Communities in Schools of the Midlands History 

In the 1960’s, in an effort to help young people have a chance at success in life, Bill Milliken, founder of Communities In Schools, started the Young Life Street Ministry in New York City. The street ministry that initially took place on basketball courts was soon after moved to storefronts where GED and other supports for kids to succeed were provided.   In 1977 “Cities in Schools” was created and Milliken began work inside school systems.  A year later the Department of Education provides federal funding for Cities in Schools on a national level.   The success of Cities in Schools prompted the organization to include rural areas, and in 1996 Cities in Schools became “Communities In Schools”.  The expansion included bringing community resources inside public schools where they could be accessible, coordinated and accountable.  

Milliken who once said, “It’s relationships, not programs that change children” is still actively involved with Communities In Schools National.  He still contends that, “A great program simply creates the environment for healthy relationships to form between adults and children. Young people thrive when adults care about them on a one-to-one level, and when they also have a sense of belonging to a caring community”. 

By 2015 there were 1,482,792 students being served across the country.  2017 marked the 40th year anniversary of the organization.  During the celebration Milliken noted that “Since the founding of Communities In Schools 40 years ago, we have had one foundational commandment: Keep our eyes focused on the kids.  From that commandment a stream of accomplishments and milestones continues to grow.” 

Today, Communities In Schools network operates in 25 states and the District of Columbia, and serves 1.56 million students through a federation of 137 organizations including state offices and licensed partners.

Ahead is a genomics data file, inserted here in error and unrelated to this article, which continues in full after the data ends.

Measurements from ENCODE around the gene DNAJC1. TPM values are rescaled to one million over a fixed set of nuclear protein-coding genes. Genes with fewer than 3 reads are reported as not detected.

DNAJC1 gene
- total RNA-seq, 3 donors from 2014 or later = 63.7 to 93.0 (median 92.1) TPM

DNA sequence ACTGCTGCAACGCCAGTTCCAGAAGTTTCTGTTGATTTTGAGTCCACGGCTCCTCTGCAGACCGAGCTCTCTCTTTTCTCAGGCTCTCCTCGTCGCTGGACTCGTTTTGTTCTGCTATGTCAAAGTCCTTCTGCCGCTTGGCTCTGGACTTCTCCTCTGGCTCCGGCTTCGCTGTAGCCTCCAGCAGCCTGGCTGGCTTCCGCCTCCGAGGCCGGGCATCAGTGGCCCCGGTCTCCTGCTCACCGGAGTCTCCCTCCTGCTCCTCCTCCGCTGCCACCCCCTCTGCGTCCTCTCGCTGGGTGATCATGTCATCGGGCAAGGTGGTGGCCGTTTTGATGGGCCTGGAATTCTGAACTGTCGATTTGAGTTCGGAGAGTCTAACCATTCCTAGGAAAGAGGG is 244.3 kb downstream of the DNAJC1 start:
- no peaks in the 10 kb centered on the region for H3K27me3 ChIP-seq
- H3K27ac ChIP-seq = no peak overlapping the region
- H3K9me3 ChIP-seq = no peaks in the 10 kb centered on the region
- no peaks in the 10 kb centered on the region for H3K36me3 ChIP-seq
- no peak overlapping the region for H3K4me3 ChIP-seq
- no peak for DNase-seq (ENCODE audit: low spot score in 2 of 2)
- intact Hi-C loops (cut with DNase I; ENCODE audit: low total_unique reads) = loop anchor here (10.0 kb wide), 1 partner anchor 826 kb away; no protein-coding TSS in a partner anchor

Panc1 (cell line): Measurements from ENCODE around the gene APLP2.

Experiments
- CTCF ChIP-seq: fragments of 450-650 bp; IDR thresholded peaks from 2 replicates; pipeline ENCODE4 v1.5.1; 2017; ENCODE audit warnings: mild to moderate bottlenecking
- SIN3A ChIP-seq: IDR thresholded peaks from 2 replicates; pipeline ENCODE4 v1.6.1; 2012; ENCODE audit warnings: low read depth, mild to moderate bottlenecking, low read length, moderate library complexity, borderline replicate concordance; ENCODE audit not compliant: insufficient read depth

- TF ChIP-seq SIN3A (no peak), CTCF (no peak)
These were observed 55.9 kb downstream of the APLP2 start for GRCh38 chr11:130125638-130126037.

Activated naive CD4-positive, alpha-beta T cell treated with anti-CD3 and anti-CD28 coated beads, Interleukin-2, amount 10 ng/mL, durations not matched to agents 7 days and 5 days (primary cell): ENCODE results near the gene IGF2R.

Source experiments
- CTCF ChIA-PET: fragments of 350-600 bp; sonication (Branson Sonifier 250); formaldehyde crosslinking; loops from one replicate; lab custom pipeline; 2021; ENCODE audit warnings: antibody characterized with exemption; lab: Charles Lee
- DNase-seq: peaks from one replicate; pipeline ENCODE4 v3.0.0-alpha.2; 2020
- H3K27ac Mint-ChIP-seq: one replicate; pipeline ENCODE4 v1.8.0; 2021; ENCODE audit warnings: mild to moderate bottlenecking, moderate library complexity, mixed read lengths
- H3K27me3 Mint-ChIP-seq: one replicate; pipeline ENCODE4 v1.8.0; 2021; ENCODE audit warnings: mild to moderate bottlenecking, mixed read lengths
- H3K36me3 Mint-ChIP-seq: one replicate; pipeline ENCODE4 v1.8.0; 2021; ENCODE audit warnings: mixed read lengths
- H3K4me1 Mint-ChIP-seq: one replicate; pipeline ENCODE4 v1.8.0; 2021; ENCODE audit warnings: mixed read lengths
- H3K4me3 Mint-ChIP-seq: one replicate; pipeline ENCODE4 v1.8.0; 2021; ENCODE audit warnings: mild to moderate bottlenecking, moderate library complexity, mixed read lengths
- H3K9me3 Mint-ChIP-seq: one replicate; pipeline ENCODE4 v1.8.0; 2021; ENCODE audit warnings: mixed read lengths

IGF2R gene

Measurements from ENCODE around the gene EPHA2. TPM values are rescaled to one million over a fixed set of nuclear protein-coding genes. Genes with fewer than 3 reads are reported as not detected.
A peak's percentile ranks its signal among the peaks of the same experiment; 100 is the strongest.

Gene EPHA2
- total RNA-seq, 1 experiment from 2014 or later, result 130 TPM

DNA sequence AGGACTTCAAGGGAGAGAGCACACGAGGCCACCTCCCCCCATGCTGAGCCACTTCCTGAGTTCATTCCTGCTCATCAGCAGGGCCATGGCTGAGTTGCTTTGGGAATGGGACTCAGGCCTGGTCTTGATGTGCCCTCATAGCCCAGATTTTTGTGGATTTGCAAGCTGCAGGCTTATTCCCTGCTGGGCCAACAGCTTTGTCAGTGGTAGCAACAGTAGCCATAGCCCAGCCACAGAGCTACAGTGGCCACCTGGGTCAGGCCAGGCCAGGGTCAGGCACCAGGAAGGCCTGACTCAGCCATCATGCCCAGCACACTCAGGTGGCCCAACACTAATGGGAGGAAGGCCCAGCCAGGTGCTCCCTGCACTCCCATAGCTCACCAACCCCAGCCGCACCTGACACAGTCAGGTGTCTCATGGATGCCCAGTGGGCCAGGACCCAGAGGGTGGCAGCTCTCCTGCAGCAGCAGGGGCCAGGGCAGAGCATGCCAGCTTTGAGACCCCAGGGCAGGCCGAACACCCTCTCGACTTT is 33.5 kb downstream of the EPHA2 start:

Communities In Schools of the Midlands is an affiliate of Communities In Schools National.  The start of CIS of the Midlands dates back to 1986 when a collaboration consisting of the Junior League, the SC Department of Social Services, the Department of Juvenile Justice, Richland School District One and the Solicitor’s Office joined together to address the dropout epidemic in the Midlands.  During this time, several members of the group who were familiar with Cities in Schools of Atlanta suggested the concept be brought to Columbia. In January of 1987, the Richland One School Board approved a feasibility study for the project. That spring, the Junior League Board approved a motion to fund a Project Director position to start building the foundation for Cities in Schools-Columbia. 

In May of 1987, Richland County School District One approved its first partnership with “Cities in Schools” that lead to the first Cities in Schools-Columbia sites.  To expand its reach to schools the organization partnered with Epworth Children’s Home and the Department of Juvenile Justice in 1991, serving students in grades k-8 and 6-12 respectively.  Those partnerships were the foundation of what developed into a succession of partnerships with schools to help improve the graduation rate of students in the Midlands.

Anti-Bullying Campaign

We know that middle school can be a tough time for adolescents. During these years, bullying is a major concern for school officials and a source of anxiety for many school children. 

The “Speak Out! Against Bullying” Writing and presentation program is a Tier-1 initiatives that focuses on creating a climate of goodwill within the building while effectively aligning with the school’s emphasis on literacy. 

In one middle school, Dr. Claudia Aldamuy, CIS Site Coordinator at St. Andrews Middle School, developed a school-wide initiative to address the bullying issue in schools.   

Early in the school year students were challenged to write a one-page literary piece about bullying. They have the option to write an essay, poem, or rap expressing their feelings about the bullying issue and may write from the victim, bystander, or even bully’s perspective. 

Each student entry is read and approximately thirty finalists (10 in each category) are selected to present their written work to a panel of judges at the “Speak Out!” competition on December 5, 2019. 

For approximately 6-weeks , the finalists meet with Mr.s Aldamuy to discuss the bullying problem, view PSAs about bullying, improve their writing, and develop their presentation style.